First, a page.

The Christmas Truce of 1914
By December of 1914, there were no illusions about the horrors of the First World War. Just five months after Europe was set ablaze by conflict, the sounds of rifles firing and shells exploding were becoming routine among soldiers huddled in their trenches along the Western Front. In happier times, thoughts of Christmas would not have been far from anyone’s mind, but war has a way of changing the occasions that are normally cherished. On December 7, Pope Benedict XV suggested temporarily pausing the war to allow for the celebration of Christmas. His suggestion went unheeded by the warring countries. With the bitterness of the conflict already so firm, Europe’s clashing superpowers refused to create any official cease-fire. Despite this decision, when the holiday approached, some opposing soldiers on the frontlines found the Christmas spirit well alive in their hearts.
Late On Christmas Eve, an officer of the Royal Irish Rifles reported to headquarters, “Germans have illuminated their trenches, are singing songs and wishing us a Happy Xmas. Compliments are being exchanged but am nevertheless taking all military precautions.” This behavior continued further along the Western Front, with many British and German troops singing Christmas carols to each other across the lines. British Private Frederick Heath later wrote home about the experience, “The night wore on to dawn-a night made easier by songs from the German trenches, the pipings of piccolos and from our broad lines laughter and Christmas carols. Not a shot was fired.”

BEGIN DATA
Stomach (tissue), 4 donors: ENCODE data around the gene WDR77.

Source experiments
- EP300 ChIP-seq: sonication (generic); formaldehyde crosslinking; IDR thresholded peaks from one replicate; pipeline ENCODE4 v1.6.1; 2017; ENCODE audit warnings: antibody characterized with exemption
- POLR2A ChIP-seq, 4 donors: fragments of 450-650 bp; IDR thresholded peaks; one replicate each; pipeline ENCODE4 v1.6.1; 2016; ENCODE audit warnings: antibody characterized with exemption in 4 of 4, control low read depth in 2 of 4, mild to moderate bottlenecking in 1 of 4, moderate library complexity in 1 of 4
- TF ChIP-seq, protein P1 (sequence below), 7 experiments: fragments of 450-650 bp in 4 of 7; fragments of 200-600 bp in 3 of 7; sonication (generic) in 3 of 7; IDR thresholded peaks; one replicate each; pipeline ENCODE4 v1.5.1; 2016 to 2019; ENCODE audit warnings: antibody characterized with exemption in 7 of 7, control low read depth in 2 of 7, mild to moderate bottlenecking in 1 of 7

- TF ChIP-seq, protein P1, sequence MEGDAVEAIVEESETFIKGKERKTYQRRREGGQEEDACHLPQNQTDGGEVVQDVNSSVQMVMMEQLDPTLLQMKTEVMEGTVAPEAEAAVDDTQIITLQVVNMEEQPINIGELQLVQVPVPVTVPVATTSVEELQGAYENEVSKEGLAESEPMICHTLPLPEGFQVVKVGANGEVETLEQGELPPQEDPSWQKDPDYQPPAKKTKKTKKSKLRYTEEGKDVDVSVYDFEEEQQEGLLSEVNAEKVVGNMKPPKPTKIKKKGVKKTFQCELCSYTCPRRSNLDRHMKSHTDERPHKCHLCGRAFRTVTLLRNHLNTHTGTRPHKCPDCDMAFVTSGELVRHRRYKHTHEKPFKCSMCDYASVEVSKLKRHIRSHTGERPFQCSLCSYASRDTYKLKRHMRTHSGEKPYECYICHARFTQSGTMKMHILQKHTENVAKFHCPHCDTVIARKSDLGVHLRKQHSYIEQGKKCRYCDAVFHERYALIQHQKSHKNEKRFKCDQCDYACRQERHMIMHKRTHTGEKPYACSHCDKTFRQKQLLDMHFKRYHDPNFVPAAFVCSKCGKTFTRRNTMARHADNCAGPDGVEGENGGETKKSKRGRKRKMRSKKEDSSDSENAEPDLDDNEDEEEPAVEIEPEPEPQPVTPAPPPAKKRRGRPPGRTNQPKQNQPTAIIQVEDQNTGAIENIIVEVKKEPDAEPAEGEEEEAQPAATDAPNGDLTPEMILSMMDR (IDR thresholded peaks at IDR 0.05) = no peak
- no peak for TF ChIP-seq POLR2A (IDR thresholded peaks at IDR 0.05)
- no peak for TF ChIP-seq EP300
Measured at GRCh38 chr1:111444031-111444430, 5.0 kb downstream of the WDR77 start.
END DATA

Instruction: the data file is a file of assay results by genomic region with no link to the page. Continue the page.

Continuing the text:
On Christmas Day, British and German troops left their trenches and met each other in no man’s land. They used the time of peace to exchange presents, take photographs, and even play impromptu games of football. Some used the occasion for the somber task of retrieving the bodies of fallen comrades. Others dutifully made repairs to their trenches.
English and German soldiers meeting together in No Man's Land on the Western Front on Christmas Day 1914. (Photo: telegraph.co.uk)
It is estimated that the Christmas Truce of 1914 "extended along at least two-thirds of British-held trench line that scarred southern Belgium.” While many put down their guns out of the spirit of the holiday, not everyone stopped fighting. As is always the case with combat, in the areas that fighting continued on Christmas Day, soldiers became casualties.
Some officers were not pleased about the truce, believing it would undermine fighting spirit. After 1914, the high commands of both sides did their utmost to prevent any future large-scale holiday ceasefires. Despite the threat of disciplinary action, there were some isolated cases of soldiers holding brief truces later in the war, but nothing ever reached the same level as the Christmas Truce of 1914.
An illustration of the Christmas Truce published on January 9, 1915 in the Illustrated London News. (Photo: Wikimedia Commons)
War causes indescribable pain and destruction. It can be easy to lose sight of humanity when faced with such overwhelming carnage. This was especially true in the First World War when technological advancements increased the capability of annihilating the enemy unlike ever before. While it was only for a brief time, the spirit of Christmas in 1914 helped remind some soldiers of the goodness that binds all of us together.